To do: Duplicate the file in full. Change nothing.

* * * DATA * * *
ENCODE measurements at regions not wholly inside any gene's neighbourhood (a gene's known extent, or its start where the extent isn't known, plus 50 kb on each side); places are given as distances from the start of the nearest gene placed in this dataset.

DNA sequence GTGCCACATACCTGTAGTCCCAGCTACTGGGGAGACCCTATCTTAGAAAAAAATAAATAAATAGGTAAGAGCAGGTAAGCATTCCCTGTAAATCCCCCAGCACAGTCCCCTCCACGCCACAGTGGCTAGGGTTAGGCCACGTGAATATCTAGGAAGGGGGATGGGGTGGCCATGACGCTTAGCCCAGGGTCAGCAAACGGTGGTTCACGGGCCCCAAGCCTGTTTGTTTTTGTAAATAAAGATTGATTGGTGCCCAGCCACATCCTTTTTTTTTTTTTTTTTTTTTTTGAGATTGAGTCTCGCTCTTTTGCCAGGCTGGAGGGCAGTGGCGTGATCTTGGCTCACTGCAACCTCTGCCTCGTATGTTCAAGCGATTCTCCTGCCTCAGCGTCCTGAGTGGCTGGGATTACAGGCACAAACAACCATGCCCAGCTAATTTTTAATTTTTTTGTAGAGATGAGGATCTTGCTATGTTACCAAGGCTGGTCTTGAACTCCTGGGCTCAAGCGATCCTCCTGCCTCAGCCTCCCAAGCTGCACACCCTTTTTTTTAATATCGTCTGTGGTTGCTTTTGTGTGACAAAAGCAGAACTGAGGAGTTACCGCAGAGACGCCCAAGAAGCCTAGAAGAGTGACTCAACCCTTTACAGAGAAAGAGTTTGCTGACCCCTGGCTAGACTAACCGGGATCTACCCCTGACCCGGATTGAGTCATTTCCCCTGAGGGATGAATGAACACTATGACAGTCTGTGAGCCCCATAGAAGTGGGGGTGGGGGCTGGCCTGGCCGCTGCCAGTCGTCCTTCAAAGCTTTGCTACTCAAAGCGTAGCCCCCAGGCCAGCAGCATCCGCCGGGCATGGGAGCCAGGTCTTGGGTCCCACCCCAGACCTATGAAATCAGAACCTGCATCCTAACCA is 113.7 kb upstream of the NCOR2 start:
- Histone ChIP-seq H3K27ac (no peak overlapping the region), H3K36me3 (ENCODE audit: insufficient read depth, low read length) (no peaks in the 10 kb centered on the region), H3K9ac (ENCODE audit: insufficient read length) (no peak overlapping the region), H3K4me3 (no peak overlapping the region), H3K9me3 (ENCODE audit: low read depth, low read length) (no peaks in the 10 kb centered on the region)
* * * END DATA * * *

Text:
ENCODE measurements at regions not wholly inside any gene's neighbourhood (a gene's known extent, or its start where the extent isn't known, plus 50 kb on each side); places are given as distances from the start of the nearest gene placed in this dataset.

DNA sequence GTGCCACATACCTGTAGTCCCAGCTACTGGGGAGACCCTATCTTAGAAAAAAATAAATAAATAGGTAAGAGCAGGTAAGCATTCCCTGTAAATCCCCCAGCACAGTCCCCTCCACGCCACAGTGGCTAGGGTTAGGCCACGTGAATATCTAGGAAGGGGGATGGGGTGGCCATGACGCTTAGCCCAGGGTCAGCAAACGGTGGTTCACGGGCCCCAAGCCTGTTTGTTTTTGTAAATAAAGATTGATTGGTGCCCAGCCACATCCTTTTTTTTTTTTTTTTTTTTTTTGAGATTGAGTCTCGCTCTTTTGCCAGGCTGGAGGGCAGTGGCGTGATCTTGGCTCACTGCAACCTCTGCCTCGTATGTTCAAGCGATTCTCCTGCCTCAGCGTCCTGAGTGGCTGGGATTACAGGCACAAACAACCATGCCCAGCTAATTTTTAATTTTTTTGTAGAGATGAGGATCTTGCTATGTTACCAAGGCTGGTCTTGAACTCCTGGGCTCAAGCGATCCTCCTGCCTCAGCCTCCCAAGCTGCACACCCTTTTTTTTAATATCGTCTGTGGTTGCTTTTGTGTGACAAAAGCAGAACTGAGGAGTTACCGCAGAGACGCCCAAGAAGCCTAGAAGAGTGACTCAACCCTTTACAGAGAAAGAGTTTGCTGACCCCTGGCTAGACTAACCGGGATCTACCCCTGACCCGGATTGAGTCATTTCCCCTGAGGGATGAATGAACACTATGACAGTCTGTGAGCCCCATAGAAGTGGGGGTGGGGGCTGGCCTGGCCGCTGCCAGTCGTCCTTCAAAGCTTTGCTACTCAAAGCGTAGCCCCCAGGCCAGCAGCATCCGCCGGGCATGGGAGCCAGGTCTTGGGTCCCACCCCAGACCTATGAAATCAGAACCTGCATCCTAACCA is 113.7 kb upstream of the NCOR2 start:
- Histone ChIP-seq H3K27ac (no peak overlapping the region), H3K36me3 (ENCODE audit: insufficient read depth, low read length) (no peaks in the 10 kb centered on the region), H3K9ac (ENCODE audit: insufficient read length) (no peak overlapping the region), H3K4me3 (no peak overlapping the region), H3K9me3 (ENCODE audit: low read depth, low read length) (no peaks in the 10 kb centered on the region)